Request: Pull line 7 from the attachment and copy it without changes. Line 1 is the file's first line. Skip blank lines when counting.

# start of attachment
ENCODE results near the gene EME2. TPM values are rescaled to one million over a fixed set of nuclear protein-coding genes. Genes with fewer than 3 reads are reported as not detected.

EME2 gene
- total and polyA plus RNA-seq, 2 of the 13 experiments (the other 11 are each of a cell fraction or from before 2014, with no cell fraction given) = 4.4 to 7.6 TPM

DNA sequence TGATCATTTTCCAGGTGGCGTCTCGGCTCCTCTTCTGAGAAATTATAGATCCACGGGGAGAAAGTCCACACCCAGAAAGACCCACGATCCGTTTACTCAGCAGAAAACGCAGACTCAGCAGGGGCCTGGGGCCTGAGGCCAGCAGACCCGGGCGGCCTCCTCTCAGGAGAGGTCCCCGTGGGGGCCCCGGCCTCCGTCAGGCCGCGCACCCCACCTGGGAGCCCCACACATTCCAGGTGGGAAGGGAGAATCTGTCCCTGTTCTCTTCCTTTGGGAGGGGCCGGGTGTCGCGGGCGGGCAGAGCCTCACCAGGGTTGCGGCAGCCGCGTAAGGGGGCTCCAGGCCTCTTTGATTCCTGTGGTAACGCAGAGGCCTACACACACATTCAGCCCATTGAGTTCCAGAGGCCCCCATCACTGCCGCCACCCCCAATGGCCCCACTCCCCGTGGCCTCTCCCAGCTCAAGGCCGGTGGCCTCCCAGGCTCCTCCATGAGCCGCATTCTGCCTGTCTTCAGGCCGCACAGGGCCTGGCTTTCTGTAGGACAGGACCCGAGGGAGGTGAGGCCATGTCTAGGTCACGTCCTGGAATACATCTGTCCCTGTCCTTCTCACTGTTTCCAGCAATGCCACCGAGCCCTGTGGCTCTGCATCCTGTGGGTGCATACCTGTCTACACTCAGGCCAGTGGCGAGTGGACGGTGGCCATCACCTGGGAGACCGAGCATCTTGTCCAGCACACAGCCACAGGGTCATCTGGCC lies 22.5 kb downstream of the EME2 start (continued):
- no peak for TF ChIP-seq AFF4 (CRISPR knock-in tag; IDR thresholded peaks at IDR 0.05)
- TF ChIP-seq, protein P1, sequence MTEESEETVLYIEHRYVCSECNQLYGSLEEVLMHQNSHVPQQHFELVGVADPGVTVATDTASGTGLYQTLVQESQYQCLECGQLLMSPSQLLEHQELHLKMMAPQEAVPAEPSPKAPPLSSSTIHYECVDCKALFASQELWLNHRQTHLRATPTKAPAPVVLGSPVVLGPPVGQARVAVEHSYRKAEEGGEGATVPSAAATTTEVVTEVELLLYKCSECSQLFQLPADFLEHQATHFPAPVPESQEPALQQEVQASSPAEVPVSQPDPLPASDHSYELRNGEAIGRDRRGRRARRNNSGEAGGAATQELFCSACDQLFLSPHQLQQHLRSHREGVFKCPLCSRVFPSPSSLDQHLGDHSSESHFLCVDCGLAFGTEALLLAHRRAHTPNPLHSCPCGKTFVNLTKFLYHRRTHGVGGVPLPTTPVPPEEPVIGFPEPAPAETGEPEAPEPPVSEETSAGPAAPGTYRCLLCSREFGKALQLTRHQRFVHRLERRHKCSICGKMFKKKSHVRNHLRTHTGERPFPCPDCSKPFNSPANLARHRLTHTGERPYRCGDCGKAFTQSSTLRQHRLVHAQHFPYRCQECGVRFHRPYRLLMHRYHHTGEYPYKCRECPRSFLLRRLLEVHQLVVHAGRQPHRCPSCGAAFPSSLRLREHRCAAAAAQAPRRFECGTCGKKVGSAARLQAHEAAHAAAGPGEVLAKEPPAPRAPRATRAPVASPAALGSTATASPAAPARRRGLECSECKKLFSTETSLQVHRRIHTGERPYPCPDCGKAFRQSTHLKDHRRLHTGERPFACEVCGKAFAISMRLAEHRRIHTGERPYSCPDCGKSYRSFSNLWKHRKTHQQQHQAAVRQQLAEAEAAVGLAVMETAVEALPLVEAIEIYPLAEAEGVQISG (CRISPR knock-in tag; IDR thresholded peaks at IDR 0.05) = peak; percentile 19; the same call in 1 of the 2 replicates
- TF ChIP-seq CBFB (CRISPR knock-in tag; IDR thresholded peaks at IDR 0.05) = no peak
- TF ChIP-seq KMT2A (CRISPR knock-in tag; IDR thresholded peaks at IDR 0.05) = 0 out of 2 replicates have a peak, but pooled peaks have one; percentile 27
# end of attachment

- TF ChIP-seq CBFB (CRISPR knock-in tag; IDR thresholded peaks at IDR 0.05) = no peak